centripetals/centrifugals (2017) by Kyle Bruckmann
for alto flute, English horn, bass clarinet, viola, and percussion
World premiere

I've snuck up on the role of composer gradually and rather sideways, squinting through the lens of my experience as a gigging oboist and an improviser. Excited by the opportunity to write for Earplay, I struggled with how to rise to the occasion with a thoroughly notated, through-composed piece. In the end, though, I fell back on my usual tricks, which are all at the core of what I see as the 'composer/performer' paradigm. These players are all my friends and colleagues from across the Bay Area's teeming New Music community, after all, and I have too much fun working with them not to have written myself back in to the piece.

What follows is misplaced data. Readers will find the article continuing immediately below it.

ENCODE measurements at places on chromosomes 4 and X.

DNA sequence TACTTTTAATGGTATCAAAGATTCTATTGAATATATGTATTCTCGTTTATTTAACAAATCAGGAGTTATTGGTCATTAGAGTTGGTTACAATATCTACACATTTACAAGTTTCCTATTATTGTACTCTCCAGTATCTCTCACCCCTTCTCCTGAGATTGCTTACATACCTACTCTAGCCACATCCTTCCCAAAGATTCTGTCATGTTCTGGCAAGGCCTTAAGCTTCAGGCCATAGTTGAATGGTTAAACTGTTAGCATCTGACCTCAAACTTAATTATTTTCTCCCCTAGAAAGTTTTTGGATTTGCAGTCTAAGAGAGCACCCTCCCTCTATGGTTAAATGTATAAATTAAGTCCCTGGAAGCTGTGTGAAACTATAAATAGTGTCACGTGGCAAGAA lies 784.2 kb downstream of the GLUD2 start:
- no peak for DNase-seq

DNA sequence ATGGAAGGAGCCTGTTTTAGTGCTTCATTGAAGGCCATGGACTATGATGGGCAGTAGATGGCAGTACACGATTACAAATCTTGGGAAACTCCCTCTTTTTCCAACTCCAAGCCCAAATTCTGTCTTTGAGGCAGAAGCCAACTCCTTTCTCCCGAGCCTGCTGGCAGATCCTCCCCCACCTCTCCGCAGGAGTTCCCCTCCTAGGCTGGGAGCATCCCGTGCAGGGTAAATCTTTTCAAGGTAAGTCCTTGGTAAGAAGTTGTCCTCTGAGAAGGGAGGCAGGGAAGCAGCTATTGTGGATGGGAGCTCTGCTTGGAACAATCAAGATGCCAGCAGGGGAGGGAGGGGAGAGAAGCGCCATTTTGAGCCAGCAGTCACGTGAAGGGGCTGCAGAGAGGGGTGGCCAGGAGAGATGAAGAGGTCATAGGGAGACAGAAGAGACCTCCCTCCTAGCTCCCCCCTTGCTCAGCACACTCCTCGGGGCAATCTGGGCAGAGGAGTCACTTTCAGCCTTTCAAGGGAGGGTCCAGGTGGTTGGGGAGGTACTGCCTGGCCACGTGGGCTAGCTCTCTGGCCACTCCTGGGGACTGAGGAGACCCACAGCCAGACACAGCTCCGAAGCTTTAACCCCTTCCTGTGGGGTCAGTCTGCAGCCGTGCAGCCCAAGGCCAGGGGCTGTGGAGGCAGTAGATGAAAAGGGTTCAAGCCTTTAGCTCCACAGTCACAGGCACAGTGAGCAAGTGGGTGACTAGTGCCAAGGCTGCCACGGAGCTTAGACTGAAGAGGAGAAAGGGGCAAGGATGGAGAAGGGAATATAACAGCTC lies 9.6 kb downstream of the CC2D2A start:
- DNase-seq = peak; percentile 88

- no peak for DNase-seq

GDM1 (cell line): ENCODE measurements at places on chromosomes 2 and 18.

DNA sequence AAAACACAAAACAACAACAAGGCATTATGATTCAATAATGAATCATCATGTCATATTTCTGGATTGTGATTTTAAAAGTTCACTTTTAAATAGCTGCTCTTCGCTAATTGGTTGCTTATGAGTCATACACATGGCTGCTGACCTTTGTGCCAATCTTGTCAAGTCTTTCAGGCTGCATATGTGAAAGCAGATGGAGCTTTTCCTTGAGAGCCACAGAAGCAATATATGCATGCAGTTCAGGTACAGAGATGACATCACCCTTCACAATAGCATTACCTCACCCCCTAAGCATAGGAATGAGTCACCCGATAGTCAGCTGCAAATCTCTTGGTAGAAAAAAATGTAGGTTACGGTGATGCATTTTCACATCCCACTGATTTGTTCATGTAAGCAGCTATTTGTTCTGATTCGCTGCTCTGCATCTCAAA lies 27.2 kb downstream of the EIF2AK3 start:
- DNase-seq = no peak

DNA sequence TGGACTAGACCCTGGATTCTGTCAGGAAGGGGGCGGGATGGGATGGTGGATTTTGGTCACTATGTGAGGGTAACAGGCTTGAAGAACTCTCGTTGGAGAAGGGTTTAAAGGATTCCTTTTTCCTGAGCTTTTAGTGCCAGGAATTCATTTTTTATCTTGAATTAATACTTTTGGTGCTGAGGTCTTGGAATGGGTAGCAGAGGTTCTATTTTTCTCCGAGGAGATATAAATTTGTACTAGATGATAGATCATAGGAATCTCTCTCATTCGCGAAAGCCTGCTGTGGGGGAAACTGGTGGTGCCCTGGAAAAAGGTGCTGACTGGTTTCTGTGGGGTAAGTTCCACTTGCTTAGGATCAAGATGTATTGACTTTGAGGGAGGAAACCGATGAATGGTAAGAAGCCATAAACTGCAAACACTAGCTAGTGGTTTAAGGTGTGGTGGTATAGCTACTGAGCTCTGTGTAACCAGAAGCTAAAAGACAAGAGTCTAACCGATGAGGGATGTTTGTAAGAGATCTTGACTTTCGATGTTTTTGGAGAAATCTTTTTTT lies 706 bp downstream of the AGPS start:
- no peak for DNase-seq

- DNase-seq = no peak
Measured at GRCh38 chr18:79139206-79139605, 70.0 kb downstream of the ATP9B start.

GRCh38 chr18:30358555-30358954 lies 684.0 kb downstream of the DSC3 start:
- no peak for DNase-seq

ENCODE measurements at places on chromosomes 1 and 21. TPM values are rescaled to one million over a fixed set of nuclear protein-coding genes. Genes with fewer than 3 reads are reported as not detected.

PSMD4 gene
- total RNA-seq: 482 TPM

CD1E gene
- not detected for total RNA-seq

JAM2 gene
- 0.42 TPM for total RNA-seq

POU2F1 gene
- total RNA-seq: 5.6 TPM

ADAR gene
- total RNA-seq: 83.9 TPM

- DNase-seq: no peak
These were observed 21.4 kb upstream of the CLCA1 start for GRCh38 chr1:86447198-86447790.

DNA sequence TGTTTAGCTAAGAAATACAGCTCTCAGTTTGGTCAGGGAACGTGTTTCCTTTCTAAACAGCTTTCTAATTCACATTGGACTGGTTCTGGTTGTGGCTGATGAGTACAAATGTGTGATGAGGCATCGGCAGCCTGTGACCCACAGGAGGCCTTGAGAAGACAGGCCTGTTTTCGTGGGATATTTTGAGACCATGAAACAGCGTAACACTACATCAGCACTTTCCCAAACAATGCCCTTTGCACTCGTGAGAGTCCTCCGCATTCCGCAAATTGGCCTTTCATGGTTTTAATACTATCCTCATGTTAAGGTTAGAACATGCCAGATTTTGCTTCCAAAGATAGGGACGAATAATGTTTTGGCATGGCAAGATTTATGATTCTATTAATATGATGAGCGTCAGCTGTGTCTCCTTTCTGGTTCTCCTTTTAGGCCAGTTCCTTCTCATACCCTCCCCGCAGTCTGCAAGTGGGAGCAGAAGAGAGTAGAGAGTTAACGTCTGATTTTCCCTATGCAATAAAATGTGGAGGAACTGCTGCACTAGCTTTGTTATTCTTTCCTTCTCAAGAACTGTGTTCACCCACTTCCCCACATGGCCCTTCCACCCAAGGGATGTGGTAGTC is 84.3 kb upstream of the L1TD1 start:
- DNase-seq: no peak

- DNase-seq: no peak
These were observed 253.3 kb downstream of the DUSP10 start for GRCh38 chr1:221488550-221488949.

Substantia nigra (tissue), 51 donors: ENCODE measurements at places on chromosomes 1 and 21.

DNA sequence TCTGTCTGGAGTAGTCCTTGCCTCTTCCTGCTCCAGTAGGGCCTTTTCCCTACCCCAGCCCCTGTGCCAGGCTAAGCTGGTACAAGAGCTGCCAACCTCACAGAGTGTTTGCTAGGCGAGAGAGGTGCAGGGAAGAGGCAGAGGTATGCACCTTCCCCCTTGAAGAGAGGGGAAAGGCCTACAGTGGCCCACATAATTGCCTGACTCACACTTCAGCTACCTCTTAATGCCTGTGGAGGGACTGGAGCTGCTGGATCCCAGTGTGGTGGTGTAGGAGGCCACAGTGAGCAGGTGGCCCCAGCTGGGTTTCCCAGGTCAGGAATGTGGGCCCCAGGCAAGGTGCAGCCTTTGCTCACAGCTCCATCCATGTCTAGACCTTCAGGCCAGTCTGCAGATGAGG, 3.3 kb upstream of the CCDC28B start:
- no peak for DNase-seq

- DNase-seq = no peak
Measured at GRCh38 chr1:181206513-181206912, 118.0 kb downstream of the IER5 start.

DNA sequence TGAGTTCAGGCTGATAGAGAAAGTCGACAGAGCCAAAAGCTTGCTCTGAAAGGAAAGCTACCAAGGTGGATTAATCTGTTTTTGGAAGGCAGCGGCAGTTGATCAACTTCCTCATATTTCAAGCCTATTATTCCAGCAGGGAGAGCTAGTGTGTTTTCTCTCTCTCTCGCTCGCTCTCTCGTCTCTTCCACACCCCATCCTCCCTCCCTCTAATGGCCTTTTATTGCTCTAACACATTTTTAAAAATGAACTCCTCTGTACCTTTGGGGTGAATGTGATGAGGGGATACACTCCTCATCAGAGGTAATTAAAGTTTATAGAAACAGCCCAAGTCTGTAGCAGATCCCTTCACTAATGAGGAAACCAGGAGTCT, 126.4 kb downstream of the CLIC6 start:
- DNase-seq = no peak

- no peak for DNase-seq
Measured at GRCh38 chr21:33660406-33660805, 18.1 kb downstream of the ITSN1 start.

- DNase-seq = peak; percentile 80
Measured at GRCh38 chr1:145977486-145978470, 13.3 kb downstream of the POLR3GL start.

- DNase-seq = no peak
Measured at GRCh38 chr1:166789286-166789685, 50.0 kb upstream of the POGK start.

Being embedded in the ensemble also makes it much easier to foreground what matters most to me. I tend to think of the skills inherent to the act of playing together — attention, intention, spontaneity, etc. — as the real compositional materials that melody, harmony, rhythm and the like are employed to realize, rather than the other way around. I particularly like Michael Nyman's coinage of "people processes" (as a subtle distinction from, say, Steve Reich's early explications of process music). In my mind, that's the fertile soil within which inspirations including free jazz and the AACM lineage, Lutoslawski's pragmatic aleatoric notational shortcuts, the outrageous and collaboratively derived noiserock I played for years, and Christian Wolff's gentle and generous utopian-social-experiments-disguised-as-koans all intermingle coherently.

So, in essence, the piece's ingredients are handfuls of notes that tend, when kneaded or spun, to collapse inwards or fling outwards. But the piece itself is really what you see us doing with them together here tonight; we'll find out at the same time you do.

— K. B.    

[from program for May 15, 2017 concert]